Home for good: Housing First for domestic abuse survivors

The number of people forced into homelessness by an abusive or violent partner has surged by almost a fifth since the pandemic. 

According to the Department for Levelling Up, Housing and Communities between July and September of 2022, 6,700 households were accepted as homeless by local councils because of domestic abuse, up 19.6 per cent from the 5,600 in the third quarter of 2020.

Domestic abuse has become the second biggest driver of homelessness, despite the Domestic Abuse Act of 2021.

The CSJ is determined to stop this social injustice.

We propose to adapt the successful Housing First pilots to meet the needs of this vulnerable group. We recommend that funds from the £200m (as of yet unallocated) that government is investing in its Single Homelessness Accommodation Programme (SHAP), be invested in housing and wrap around support for survivors of domestic abuse and their children.

In investing in a Housing First model that focuses on domestic abuse survivors, DLUHC should demand that Local Authorities choose partnerships made up of a local housing association – their experience of homeless individuals and longer-term tenancy makes them ideal; and, as delivery partner, a grassroot charity or local voluntary group, whose trusted presence in the community will enable more survivors of domestic abuse to come forward.

The CSJ has calculated that £ 1,451,000 would cover two years’ support for 50 survivors and their children, as well as a community-wide information campaign and monitoring and evaluation.

Positive results will incentivise other councils to adopt our approach.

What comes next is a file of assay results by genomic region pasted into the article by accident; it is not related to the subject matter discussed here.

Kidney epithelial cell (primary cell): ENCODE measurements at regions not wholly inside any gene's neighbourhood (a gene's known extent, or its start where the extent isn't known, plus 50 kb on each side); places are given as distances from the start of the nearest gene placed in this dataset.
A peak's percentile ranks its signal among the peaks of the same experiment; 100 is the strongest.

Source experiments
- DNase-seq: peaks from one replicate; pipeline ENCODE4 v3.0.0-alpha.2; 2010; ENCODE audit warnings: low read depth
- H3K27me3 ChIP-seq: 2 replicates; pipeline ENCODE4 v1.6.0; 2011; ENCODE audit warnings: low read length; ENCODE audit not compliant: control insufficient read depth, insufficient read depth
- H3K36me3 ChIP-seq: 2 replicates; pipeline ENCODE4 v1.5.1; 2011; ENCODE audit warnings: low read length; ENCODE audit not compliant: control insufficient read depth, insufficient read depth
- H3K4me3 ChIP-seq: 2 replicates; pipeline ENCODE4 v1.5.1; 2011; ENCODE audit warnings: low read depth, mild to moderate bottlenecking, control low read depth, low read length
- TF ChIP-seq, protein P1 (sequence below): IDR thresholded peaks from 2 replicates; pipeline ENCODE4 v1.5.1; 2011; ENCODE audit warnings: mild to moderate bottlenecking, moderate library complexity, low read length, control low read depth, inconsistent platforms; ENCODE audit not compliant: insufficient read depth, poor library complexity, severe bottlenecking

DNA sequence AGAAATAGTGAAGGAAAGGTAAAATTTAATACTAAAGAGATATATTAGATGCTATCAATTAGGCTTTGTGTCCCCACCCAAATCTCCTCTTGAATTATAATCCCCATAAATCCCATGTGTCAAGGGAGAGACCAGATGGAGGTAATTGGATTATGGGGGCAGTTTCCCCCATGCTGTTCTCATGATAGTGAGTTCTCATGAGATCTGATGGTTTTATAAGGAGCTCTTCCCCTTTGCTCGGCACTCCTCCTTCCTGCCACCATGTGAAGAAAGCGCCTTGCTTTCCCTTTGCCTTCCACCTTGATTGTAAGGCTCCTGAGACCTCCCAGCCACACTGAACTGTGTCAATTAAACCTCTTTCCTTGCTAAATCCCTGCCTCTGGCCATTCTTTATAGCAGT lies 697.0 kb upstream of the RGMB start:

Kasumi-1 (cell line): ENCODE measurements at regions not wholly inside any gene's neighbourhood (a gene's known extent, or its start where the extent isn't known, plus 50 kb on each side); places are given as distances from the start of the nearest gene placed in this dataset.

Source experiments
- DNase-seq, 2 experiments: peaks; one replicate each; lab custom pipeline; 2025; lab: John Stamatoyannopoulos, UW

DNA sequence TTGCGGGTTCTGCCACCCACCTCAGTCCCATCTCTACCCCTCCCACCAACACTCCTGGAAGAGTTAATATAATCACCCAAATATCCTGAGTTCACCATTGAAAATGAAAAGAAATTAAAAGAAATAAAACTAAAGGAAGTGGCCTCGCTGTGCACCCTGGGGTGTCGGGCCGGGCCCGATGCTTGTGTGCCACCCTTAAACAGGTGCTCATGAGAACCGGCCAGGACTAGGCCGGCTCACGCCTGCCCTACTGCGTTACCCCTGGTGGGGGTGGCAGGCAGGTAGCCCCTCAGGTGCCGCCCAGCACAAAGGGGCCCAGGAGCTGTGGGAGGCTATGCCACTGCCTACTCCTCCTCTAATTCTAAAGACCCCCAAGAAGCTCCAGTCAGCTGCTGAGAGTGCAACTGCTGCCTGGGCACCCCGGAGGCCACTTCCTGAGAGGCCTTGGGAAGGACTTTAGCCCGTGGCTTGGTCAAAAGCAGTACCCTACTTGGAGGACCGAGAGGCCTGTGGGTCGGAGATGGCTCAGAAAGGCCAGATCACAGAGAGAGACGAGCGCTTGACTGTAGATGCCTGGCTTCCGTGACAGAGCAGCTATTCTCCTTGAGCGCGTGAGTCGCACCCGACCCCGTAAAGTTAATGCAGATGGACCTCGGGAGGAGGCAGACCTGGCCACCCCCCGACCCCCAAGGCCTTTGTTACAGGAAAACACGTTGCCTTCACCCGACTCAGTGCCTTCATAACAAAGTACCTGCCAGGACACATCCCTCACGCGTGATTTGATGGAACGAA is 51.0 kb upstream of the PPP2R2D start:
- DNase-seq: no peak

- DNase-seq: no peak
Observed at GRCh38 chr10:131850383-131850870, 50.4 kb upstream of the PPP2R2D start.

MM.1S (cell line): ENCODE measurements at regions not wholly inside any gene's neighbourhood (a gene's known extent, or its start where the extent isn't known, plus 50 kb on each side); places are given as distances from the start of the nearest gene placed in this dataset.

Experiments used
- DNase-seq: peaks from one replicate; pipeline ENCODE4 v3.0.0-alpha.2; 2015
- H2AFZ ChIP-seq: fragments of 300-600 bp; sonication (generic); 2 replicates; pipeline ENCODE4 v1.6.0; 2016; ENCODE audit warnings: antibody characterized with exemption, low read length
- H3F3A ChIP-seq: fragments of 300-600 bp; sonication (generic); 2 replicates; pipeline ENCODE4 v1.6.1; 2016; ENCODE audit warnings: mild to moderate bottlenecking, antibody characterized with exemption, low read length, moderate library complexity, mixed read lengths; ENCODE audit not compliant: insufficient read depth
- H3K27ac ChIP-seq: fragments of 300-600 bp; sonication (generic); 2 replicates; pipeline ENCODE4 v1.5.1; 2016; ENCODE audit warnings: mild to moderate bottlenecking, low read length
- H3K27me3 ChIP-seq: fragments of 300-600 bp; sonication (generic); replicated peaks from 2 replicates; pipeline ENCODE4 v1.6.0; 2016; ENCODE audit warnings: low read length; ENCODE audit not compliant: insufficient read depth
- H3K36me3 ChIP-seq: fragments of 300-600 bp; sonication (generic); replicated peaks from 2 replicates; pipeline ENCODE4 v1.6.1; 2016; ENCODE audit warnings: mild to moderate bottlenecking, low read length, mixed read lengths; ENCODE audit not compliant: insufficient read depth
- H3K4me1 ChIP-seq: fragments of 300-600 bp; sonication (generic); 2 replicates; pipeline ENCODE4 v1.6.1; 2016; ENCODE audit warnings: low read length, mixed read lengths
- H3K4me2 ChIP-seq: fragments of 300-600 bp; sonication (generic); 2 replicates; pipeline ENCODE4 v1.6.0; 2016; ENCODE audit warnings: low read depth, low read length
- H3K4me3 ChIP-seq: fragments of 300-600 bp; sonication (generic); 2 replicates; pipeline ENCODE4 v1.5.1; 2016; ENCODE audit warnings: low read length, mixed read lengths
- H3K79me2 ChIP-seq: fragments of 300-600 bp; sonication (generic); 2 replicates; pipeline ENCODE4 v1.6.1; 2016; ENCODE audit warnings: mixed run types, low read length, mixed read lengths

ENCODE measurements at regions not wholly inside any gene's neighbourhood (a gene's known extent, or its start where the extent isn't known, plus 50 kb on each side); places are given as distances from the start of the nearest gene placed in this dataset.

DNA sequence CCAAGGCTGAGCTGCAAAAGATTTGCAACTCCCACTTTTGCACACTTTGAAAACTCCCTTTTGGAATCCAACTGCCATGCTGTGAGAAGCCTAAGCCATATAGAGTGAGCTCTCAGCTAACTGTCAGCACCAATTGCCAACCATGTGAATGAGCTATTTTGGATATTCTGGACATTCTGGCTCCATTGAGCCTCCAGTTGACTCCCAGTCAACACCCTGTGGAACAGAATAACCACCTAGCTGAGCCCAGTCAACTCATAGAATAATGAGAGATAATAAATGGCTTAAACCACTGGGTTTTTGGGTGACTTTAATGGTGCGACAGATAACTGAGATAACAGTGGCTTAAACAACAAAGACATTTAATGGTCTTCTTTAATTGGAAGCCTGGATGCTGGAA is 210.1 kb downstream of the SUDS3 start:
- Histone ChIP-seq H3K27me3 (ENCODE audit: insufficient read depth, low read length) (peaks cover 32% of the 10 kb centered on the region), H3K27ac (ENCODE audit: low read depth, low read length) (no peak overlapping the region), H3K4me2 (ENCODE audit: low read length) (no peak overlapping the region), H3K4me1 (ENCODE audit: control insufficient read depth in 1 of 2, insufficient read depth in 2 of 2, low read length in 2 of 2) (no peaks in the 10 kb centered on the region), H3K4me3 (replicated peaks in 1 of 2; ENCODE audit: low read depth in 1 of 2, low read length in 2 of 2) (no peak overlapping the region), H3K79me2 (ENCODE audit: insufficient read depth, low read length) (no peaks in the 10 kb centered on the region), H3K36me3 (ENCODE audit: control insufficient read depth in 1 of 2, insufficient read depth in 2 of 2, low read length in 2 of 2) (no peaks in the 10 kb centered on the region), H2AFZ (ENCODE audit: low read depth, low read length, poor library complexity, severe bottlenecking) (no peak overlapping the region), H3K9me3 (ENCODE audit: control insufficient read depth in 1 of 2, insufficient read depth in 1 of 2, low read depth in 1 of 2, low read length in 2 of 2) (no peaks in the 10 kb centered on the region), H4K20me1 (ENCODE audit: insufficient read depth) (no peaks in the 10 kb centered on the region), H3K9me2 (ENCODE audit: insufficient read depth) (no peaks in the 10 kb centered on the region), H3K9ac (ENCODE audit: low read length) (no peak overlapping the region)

Our new programme would aim to:

  • Conduct A/B testing to show that grassroot charities and voluntary organisations are best placed to deliver support to domestic abuse survivors at risk of, or affected by, homelessness. More survivors will report their abuse, keep their children, and quickly recover in the locality where the Housing First programme is delivered by a charity or voluntary organisation than in a similar locality where the homelessness programme is delivered by statutory services.
  • Include monitoring and evaluation: an outcomes framework will measure tenancy sustainment, wellbeing outcomes, including stabilisation and improvement of mental and physical health, as well as prevention/elimination of domestic abuse. These measures will enable the programme to demonstrate cost savings.

The Government should accept the Domestic Abuse Commissioner recommendation for the Ministry of Justice to introduce a duty on local commissioners to collaborate in the commissioning of specialist domestic abuse services, conduct joint strategic needs assessments, and this duty should be accompanied by a new duty on central government to provide funding to adequately meet this need. This should make use of the opportunity afforded by the upcoming Victims’ Bill.

Sign up to the CSJ mailing list to receive our regular newsletter,
the latest reports, and be the first to hear about our upcoming events.